Still, there is hope. Even if Braun falls short in two of Jaffe’s three categories, a strong finish to his career will help him hurdle some important benchmark stats. Braun currently has a .299 career batting average, 322 home runs and 1,802 base knocks for his career. He should be able to clear 2,000 hits by 2020, and if his .879 OPS over the second half of 2018 proves for real, then he could find his way to 400 home runs by 2021 as well. He will be hard-pressed to hit .300 for his career, especially if he is swinging for the fences to chase for 400, but Braun did hit .305 with 30 bombs just two years ago. That skill set is still in there somewhere.
Only 15 players in baseball history are part of the .300-400-2,000 club. Toss in Braun’s 204 career steals, and that list narrows to only Hank Aaron and Willie Mays. With good health – something that has plagued Braun over the past two years – he has a chance to join one of the most select lists in the sport.
Of course, shoddy defense and nagging ailments are not the only pockmarks on Braun’s resume. Not only is Braun’s name permanently stained by his 2013 performance-enhancing drug suspension, his fierce reaction and vehement response to his first positive test in October 2011 – the one he successfully appealed only to then have his name pop up in the Biogenesis scandal 12 months later – are still burned upon the minds of fans, voters and fellow players. The visceral hatred towards Braun has largely assuaged in the years since his suspension, but outside of Milwaukee, the three letters most commonly associated with Braun are PED rather than MVP.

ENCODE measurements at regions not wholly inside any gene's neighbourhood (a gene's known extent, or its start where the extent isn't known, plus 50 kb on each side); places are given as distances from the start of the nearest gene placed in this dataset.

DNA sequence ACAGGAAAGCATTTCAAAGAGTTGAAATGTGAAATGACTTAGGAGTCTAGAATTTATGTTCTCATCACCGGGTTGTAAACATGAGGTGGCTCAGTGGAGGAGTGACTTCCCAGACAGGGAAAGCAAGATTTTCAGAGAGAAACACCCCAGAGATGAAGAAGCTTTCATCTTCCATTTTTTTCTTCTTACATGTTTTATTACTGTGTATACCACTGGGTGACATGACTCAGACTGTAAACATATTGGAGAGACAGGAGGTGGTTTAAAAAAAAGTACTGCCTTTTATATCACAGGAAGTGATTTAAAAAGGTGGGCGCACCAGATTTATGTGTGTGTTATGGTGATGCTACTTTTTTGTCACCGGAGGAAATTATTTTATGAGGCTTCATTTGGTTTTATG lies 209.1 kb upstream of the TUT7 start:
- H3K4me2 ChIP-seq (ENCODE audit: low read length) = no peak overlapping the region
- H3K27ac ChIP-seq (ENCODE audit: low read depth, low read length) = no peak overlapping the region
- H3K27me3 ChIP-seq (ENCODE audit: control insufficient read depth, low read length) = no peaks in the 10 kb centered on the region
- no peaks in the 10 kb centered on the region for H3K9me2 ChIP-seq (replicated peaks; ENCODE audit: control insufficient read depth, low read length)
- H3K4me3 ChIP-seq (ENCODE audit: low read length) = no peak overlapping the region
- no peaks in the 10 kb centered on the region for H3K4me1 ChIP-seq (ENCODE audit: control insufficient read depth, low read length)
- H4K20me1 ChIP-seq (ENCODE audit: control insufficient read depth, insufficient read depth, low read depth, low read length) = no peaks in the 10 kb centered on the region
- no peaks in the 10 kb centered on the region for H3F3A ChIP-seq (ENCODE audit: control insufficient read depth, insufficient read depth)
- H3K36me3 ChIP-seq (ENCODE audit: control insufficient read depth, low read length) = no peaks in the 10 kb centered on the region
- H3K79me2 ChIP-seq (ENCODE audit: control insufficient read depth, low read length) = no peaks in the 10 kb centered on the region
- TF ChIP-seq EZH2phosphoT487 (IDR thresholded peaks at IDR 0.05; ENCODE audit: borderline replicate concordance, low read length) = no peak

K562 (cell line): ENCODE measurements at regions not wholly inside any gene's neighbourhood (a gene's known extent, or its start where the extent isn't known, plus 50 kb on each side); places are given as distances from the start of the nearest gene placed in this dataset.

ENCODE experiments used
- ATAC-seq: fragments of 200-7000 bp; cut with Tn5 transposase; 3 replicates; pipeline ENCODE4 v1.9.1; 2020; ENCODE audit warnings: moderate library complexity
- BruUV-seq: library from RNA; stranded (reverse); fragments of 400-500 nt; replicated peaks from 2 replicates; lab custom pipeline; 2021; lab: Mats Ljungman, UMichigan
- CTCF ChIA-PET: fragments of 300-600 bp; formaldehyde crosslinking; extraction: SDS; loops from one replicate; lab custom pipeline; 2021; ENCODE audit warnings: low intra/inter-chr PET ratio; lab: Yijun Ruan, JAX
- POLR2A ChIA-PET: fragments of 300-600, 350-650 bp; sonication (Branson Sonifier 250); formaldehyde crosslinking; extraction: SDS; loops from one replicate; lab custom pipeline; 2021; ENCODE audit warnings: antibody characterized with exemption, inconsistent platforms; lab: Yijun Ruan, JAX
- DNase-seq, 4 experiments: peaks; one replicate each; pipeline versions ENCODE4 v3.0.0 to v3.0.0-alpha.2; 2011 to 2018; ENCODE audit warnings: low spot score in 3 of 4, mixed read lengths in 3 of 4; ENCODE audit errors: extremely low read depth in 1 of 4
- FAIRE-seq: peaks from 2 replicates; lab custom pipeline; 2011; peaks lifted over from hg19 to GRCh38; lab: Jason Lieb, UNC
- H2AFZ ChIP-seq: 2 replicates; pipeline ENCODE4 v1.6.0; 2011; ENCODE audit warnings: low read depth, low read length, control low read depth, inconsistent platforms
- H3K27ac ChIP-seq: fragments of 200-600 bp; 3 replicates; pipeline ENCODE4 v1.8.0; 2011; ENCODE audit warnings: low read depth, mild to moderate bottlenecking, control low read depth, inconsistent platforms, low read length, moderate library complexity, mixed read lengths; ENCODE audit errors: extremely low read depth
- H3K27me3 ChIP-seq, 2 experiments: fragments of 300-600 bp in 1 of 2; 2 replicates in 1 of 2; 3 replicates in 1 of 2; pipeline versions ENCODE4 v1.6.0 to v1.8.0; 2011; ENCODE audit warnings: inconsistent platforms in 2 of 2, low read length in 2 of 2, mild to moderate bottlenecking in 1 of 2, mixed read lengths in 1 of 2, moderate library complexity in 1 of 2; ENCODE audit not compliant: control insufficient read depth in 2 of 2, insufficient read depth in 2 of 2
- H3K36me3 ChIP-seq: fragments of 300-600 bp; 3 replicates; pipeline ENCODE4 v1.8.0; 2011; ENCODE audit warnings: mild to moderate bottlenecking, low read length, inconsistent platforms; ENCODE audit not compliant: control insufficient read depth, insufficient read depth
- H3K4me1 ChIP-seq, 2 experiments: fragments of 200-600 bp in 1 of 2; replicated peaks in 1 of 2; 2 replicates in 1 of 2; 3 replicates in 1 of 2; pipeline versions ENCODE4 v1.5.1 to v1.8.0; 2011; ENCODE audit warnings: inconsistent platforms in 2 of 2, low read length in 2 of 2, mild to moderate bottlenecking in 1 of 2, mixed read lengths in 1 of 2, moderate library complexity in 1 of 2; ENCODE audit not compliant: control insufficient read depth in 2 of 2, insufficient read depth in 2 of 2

Of course, it doesn’t help that he has not been the same player since he was busted. His fading skills are about more than just PEDs, but it only worsens the optics that his peak performance was simply boosted by unnatural substances.
By the time Braun hits the ballot in the mid- to late-2020s, sentiment towards PEDs will likely have softened even more as the voting block gets younger and the Steroid Era moves further into the rearview mirror. Roger Clemens and Barry Bonds will probably crack 60 percent of the vote this winter in their seventh years on the ballot, meaning there is a good chance the two PED-poster children will make the Hall by the time their 10 years are up.
However, though they played the same position, Braun certainly is no Bonds. He is a borderline candidate at best, even with his long-shot odds at slugging 400 dingers with a .300 average. According to Baseball-Reference’s Similarity Scores, Braun’s two comparisons through age-34 are Matt Holliday and Lance Berkman, two extremely accomplished hitters who will have equally uphill battles to make the Hall. (Berkman is on the ballot for the first time this year.)
Much like Holliday and Berkman, Braun’s campaign is built upon his role as the offensive centerpiece for an overlooked organization during one of its best runs in history. Braun earned more accolades than Holliday and Berkman ever did, but his nasty PED suspension drops him right back to where those two outfielders find themselves: on the outside looking in.
He will still be remembered as an all-time Brewer – after all, no. 8 will probably finish his career as one of the 25 best left fielders ever – yet Braun will ultimately fall short of the place he at one time seemed destined to land.